Bolivia

Legal Perspectives on the Bolivian Nationalisation Process

Since taking office in 2006, President Evo Morales and his cabinet of ministers have dictated a series of expropriating measures affecting foreign investments in the hydrocarbons, telecommunications, electricity and mining sectors of the Bolivian economy. This ‘nationalisation process’ comprises the following 12 Supreme Decrees:

  • On 1 May 2006,1 the government reverted 50 per cent plus one of the shares of oil and gas giants to the control of the state, including:
  • Empresa Petrolera Chaco SA, controlled by Amoco Bolivia Oil & Gas AB;
  • Andina SA, controlled by Repsol YPF;
  • Transredes SA, controlled by Shell Gas Latin America BV and Ashmore Energy LLC;
  • Petrobrás Bolivia Refinación SA, controlled by Petrobras; and
  • Compañía Logística de Hidrocarburos Boliviana SA, controlled by Oiltanking GmbH, Graña y Montero Petrolera SA.
  • This Supreme Decree was denominated ‘Heroes of the Chaco’, remembering those who fought in the Chaco War fought between Bolivia and Paraguay between 1932 and 1935 over the most important hydrocarbons region in Bolivia.
  • On 31 October 2006,2 the Huanuni Mining Center operated by England’s Allied Deals PLC was nationalised as a result of a series of the tragic confrontations held on 5 and 6 October 2006 among the different mining sectors who claimed the exploitation rights of the referred mining property.
  • On 7 February 2007,3 the government reversed to the domain of the state the Metallurgical Complex of Vinto, which was under the control of Swiss company Glencore International AG.
  • On 1 May 2008,4 the acquisition of a majority shareholding interest (50 per cent plus one share) in Empresa Petrolera Chaco SA and Transredes - Transporte de Hidrocarburos SA was consolidated in favour of the State of Bolivia.
  • On 1 May 2008,5 the acquisition of the total share package of Oiltanking GmbH, Graña y Montero Petrolera SA in Compañía Logística de Hidrocarburos Boliviana SA - CLHB was established.
  • On 1 May 2008,6 the Bolivian government seized and expropriated ETI Euro Telecom International NV’s investments in Bolivia’s largest telecommunications corporation, Entel SA.
  • On 2 June 2008,7 100 per cent of the shareholding package of Shell Gas Latin America BV and Ashmore Energy LLC in oil and gas transportation corporation, Transredes SA was reverted and nationalised.
  • On 23 January 2009,8 100 per cent of the shareholding interests of Amoco Bolivia Oil & Gas AB in Empresa Petrolera Chaco SA were reverted to state domain.
  • On 1 May 2009,9 the government declared the reversion of the entire share package of Air BP Bolivia SA, BP’s jet fuel investments in Bolivian airports.
  • On 1 May 2010,10 the government seized all the shares of GDF Suez, Carlson Dividend Facility SA, The Bolivian Generating Group LLC (BGG) and Rurelec PLC in electrical power generators Corani SA, Vallehermoso SA and Guaracachi SA.
  • On 1 May 2010,11 the Vinto-Antimony Plant, operated by Swedish Glencore International AG was nationalised back to state domain.
  • Finally, on 1 May 2012,12 the state nationalised all the shares of Red Eléctrica Internacional SA in electrical carrier Transportadora de Electricidad SA.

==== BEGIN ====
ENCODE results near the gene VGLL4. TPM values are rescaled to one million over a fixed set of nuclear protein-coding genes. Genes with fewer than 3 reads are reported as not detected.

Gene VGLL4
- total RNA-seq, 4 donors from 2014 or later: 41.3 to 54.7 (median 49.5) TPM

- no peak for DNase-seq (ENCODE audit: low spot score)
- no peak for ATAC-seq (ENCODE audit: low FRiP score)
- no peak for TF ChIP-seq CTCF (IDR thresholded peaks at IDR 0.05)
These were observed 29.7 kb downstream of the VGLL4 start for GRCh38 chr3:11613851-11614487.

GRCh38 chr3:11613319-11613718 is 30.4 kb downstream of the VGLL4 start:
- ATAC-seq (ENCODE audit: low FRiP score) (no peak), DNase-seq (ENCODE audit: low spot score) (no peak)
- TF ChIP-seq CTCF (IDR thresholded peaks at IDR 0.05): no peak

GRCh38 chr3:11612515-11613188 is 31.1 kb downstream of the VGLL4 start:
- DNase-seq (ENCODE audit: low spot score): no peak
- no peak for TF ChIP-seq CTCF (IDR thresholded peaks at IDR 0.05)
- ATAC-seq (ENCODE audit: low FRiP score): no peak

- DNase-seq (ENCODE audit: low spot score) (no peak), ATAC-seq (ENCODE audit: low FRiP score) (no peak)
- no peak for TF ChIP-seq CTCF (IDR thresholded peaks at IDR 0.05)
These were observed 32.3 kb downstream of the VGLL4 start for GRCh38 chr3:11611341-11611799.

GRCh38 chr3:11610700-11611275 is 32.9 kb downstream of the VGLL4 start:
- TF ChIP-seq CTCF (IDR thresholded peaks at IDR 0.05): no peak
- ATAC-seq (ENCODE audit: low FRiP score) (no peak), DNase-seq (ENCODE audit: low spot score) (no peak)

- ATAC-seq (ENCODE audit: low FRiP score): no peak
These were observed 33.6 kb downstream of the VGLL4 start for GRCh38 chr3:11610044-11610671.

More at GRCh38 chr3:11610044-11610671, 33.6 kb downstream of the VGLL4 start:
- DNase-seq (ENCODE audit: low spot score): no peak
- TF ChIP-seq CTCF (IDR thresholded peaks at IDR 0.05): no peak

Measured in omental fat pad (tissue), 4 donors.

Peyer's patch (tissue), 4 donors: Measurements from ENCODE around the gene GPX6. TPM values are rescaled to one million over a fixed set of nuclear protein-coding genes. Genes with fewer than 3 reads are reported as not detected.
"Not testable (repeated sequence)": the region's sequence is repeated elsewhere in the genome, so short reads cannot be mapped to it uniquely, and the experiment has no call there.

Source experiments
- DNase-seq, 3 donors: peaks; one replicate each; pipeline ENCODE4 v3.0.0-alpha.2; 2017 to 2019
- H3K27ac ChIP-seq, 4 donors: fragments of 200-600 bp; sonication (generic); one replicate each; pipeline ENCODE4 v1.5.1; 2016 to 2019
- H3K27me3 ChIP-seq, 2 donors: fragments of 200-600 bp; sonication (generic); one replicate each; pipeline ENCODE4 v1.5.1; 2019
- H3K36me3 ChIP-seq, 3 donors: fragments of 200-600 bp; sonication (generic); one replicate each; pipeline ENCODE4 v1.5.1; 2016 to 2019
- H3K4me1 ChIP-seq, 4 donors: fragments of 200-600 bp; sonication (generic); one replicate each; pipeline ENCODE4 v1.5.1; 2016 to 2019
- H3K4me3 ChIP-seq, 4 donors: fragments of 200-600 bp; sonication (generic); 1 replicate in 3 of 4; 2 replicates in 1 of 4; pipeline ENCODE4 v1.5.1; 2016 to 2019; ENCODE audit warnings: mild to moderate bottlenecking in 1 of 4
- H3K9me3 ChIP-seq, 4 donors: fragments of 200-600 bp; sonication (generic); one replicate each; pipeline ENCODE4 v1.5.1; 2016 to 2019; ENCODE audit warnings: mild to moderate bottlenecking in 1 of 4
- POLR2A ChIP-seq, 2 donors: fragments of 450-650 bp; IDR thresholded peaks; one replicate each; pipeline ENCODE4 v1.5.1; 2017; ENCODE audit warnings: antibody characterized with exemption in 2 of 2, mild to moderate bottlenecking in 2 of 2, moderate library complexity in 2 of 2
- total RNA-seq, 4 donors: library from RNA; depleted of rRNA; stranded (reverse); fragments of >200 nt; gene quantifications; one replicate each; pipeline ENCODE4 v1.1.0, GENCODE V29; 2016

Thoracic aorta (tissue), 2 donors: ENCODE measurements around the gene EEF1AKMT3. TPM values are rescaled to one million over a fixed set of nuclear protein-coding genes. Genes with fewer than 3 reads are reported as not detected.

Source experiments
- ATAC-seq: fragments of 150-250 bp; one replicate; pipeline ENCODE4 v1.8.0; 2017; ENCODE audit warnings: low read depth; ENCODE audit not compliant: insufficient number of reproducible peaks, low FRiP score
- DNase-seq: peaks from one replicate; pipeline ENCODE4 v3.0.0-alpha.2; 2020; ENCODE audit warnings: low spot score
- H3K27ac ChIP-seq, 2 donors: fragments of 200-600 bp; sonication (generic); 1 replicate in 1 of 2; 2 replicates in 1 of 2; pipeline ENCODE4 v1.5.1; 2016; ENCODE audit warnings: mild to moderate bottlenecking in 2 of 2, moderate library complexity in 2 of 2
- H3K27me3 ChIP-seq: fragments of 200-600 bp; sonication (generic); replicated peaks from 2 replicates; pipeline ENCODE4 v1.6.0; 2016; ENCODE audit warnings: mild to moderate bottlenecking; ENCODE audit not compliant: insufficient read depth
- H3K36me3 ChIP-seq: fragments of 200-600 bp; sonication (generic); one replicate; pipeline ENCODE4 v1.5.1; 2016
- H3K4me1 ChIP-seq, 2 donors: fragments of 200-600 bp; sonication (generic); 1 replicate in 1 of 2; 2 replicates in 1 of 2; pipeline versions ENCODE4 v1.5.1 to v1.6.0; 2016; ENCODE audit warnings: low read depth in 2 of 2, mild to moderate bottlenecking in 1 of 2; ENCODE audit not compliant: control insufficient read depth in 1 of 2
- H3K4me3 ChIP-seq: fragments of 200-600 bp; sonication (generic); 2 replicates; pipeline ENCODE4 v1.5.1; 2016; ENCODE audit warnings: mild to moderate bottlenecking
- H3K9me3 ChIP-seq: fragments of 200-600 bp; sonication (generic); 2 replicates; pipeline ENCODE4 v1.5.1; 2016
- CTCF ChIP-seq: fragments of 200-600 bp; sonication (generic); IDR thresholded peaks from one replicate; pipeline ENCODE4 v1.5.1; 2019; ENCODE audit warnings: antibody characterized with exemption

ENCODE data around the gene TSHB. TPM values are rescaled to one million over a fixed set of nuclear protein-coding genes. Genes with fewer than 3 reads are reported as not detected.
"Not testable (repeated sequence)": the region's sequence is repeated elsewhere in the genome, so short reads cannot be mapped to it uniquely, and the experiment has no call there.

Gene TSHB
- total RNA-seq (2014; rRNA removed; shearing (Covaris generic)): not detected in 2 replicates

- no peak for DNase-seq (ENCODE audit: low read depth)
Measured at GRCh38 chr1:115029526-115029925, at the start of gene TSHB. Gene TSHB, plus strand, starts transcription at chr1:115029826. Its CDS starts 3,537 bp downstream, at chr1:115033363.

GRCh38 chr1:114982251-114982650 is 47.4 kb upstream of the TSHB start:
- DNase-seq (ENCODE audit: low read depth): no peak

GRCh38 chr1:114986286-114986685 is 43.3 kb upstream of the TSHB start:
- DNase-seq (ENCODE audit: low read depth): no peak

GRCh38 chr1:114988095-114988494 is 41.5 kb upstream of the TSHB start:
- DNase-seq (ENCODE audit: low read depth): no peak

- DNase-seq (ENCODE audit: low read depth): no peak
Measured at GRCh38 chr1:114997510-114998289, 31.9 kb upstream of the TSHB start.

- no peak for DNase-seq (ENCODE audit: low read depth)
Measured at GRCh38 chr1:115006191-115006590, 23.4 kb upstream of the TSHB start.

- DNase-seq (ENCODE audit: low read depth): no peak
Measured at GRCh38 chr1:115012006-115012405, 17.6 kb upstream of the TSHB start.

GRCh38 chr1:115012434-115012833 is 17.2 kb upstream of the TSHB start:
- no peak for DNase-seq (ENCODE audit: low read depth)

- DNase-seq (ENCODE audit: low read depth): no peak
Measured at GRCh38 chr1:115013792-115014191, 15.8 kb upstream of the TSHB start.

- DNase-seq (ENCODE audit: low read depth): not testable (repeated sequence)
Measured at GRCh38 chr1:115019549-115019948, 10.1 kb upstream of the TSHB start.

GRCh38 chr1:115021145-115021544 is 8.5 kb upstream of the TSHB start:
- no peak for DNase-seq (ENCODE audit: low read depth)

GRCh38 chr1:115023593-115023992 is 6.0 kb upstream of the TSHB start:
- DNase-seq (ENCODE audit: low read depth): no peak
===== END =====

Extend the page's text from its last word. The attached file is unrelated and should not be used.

It is important to point out that all ‘nationalising’ Supreme Decrees were dictated in a recurring manner every year on 1 May when International Labor Day is celebrated, with a few exceptions, such as the nationalisation of Empresa Petrolera Chaco SA, which occurred on 23 January 2009, just two days prior to the public national referendum that eventually approved the current Bolivian Consitution.

From a juridical perspective, the Bolivian nationalisation process not only created a negative and unfavourable scenario for foreign investments in our country, but in turn triggered a series of international arbitration processes commenced by foreign investors who saw themselves affected by such process. Faced with this situation, the State of Bolivia adopted several defence mechanisms that included the denunciation of the Washington Convention; denunciation or renegotiation of bilateral investment treaties (BITs); the creation of the Ministry of Legal Defense of the state; crystallised subsequently in the attorney general of the state; and the adoption of an open and amicable negotiation strategy to reach out of court economic compensations and thus avoiding international investment arbitrations that could conclude with important economic sanctions against the state.

As mentioned above, in light of the expropriation or nationalisation measures assumed by the government of President Morales, the State of Bolivia saw itself entwined within a series of international investment arbitrations served under the norms of the United Nations Commission on International Trade Law (UNCITRAL), and the rules of the International Centre for Settlement of Investment Disputes (ICSID). Based on the foregoing, and considering that - under the eyes of the Bolivian government - ICSID awards permanently favoured the interests of private investors, on 2 May 2007, the State of Bolivia took the first safeguard measure by denouncing the Washington Convention, the same which was effective six months thereafter, taking legal effect on 3 November 2007.

From our perspective, Bolivia’s decision to unilaterally step aside from the Washington Convention was incongruent with the terms of the 22 BITs, whereby Bolivia recognised ICSID as a valid dispute resolution mechanism and forum. On this matter, the Bolivian government announced that it would individually denounce or, as the case may be, renegotiate the existing BITs in order to adapt them to the terms of the current Bolivian Constitution. According to the government, denunciations or treaty renegotiations would be subject to the following parameters:

  • protection of all Bolivian nationals;
  • equilibrium between public and private interests; and
  • preference to those investors who are willing to contribute to the economic and social development of the region.